After a challenging day fighting traffic to and from work — they still haven’t effectively dealt with the recent ice here in Dallas — I was blessed to spend some time with my kids while Mommy went out to a meeting. In the back of my mind are the things I know need to be done but that I keep hoping to accomplish once I’ve gotten sufficient rest and have the requisite burst of energy. I am talking about things like completing the decorating of our main Christmas tree. Last week on the first of our snow days I allowed the children to “decorate” the tree. The ornaments were not glass so I was not worried. Of course, for the past few days I have been staring at a tree that looks as though it was decorated by a manic golden retriever. The top five feet of the tree has no ornaments at all while the bottom is covered in multi-colored balls.
Let me focus on what I can do here and now. That’s always been my motto. Actually, my motto has always been “better living through chemicals”. But you get the point. Continuing the thought of our “wish list” adventure at the toy store the other day I decided to sit down with the little ones and do something I have not done before. We were going to write letters to Santa!
My daughter went first. At the tender age of 4 she hadn’t a clue as to how to compose a letter. I started her off. “Dear Santa,” I wrote at the top. Then, after a few moments of silence she ordered me to start writing the toys she wanted. “Sweetheart,” I said, “how about some pleasantry? You know, we could ask Santa how he’s doing?” She thought about it and then said “Dear Santa, How are you doing? I want ____________.” It took us a few minutes but we got the job done.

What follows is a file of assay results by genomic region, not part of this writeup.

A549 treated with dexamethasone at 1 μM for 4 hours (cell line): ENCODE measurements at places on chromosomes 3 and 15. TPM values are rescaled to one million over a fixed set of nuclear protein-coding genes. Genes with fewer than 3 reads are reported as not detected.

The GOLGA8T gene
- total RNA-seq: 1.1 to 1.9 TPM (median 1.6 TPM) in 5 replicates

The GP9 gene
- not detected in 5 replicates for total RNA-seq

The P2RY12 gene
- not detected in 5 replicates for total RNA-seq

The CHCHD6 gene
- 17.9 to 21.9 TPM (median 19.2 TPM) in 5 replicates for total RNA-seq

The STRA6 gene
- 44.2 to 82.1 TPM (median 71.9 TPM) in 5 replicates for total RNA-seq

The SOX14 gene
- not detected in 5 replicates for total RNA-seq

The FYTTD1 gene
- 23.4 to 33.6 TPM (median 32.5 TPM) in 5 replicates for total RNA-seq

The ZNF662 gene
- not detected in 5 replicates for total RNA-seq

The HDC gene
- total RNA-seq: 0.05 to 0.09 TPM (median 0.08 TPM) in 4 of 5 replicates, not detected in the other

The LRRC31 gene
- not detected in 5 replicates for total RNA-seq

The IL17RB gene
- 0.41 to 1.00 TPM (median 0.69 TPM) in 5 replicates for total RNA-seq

Next, my son came to the counter. Clearly he had been thinking about this for a while. “Daddy,” he said, “Please tell me what my sister wrote.” I diligently read her letter for him. Then he began to dictate to me.
I love you and I think you’re real. I have been a little bit of a good boy this year. In April I turned 5 years-old. Here is my list. I hope your elves are not too busy.”
I was proud of his writing skills and, even more, proud of his honesty. I wonder if this has anything to do with something his cousin told him recently and he relayed to me this afternoon. “Daddy, if you’re a bad boy Santa brings you small black rocks.” Apparently the word coal failed his cousin at that moment.
Here’s hoping Santa brings you everything your heart desires.